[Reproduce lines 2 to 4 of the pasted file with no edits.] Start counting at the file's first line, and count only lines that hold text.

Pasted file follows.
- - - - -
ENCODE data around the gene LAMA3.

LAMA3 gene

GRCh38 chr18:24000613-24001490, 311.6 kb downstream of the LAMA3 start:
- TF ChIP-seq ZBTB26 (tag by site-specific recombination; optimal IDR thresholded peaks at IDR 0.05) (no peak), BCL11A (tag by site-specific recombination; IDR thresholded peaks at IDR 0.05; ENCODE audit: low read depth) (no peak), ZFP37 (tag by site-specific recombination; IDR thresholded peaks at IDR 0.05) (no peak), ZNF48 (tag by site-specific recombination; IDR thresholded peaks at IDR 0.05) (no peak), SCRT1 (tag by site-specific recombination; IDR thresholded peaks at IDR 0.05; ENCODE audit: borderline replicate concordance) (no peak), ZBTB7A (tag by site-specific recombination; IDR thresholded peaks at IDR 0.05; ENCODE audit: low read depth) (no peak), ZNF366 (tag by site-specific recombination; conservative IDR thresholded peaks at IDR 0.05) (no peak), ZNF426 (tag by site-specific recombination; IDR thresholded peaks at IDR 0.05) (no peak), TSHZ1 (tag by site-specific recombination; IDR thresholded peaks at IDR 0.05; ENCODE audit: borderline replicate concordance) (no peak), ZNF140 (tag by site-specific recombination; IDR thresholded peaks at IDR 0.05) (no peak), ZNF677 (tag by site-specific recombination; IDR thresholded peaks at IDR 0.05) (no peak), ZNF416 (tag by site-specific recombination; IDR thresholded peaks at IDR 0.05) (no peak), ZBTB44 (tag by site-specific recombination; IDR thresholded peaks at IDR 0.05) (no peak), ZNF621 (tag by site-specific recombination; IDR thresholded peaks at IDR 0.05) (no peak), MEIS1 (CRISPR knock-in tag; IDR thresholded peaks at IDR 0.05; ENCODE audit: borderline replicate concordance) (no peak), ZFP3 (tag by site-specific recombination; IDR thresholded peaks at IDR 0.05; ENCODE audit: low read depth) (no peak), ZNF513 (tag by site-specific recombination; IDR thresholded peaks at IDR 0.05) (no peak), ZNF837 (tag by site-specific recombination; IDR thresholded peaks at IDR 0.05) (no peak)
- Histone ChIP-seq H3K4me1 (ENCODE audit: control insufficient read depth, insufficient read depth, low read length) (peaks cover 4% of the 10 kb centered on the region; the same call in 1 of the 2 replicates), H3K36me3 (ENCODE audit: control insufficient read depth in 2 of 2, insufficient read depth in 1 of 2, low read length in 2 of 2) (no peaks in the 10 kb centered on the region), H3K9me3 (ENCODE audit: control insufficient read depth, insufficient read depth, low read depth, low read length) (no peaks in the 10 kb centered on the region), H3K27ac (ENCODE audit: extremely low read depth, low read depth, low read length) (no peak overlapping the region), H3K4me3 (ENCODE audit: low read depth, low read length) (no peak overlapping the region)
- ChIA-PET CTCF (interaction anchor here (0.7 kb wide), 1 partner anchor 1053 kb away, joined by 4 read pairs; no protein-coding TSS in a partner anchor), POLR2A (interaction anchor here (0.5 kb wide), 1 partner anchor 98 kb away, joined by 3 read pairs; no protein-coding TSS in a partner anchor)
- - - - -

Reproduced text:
LAMA3 gene

GRCh38 chr18:24000613-24001490, 311.6 kb downstream of the LAMA3 start:
- TF ChIP-seq ZBTB26 (tag by site-specific recombination; optimal IDR thresholded peaks at IDR 0.05) (no peak), BCL11A (tag by site-specific recombination; IDR thresholded peaks at IDR 0.05; ENCODE audit: low read depth) (no peak), ZFP37 (tag by site-specific recombination; IDR thresholded peaks at IDR 0.05) (no peak), ZNF48 (tag by site-specific recombination; IDR thresholded peaks at IDR 0.05) (no peak), SCRT1 (tag by site-specific recombination; IDR thresholded peaks at IDR 0.05; ENCODE audit: borderline replicate concordance) (no peak), ZBTB7A (tag by site-specific recombination; IDR thresholded peaks at IDR 0.05; ENCODE audit: low read depth) (no peak), ZNF366 (tag by site-specific recombination; conservative IDR thresholded peaks at IDR 0.05) (no peak), ZNF426 (tag by site-specific recombination; IDR thresholded peaks at IDR 0.05) (no peak), TSHZ1 (tag by site-specific recombination; IDR thresholded peaks at IDR 0.05; ENCODE audit: borderline replicate concordance) (no peak), ZNF140 (tag by site-specific recombination; IDR thresholded peaks at IDR 0.05) (no peak), ZNF677 (tag by site-specific recombination; IDR thresholded peaks at IDR 0.05) (no peak), ZNF416 (tag by site-specific recombination; IDR thresholded peaks at IDR 0.05) (no peak), ZBTB44 (tag by site-specific recombination; IDR thresholded peaks at IDR 0.05) (no peak), ZNF621 (tag by site-specific recombination; IDR thresholded peaks at IDR 0.05) (no peak), MEIS1 (CRISPR knock-in tag; IDR thresholded peaks at IDR 0.05; ENCODE audit: borderline replicate concordance) (no peak), ZFP3 (tag by site-specific recombination; IDR thresholded peaks at IDR 0.05; ENCODE audit: low read depth) (no peak), ZNF513 (tag by site-specific recombination; IDR thresholded peaks at IDR 0.05) (no peak), ZNF837 (tag by site-specific recombination; IDR thresholded peaks at IDR 0.05) (no peak)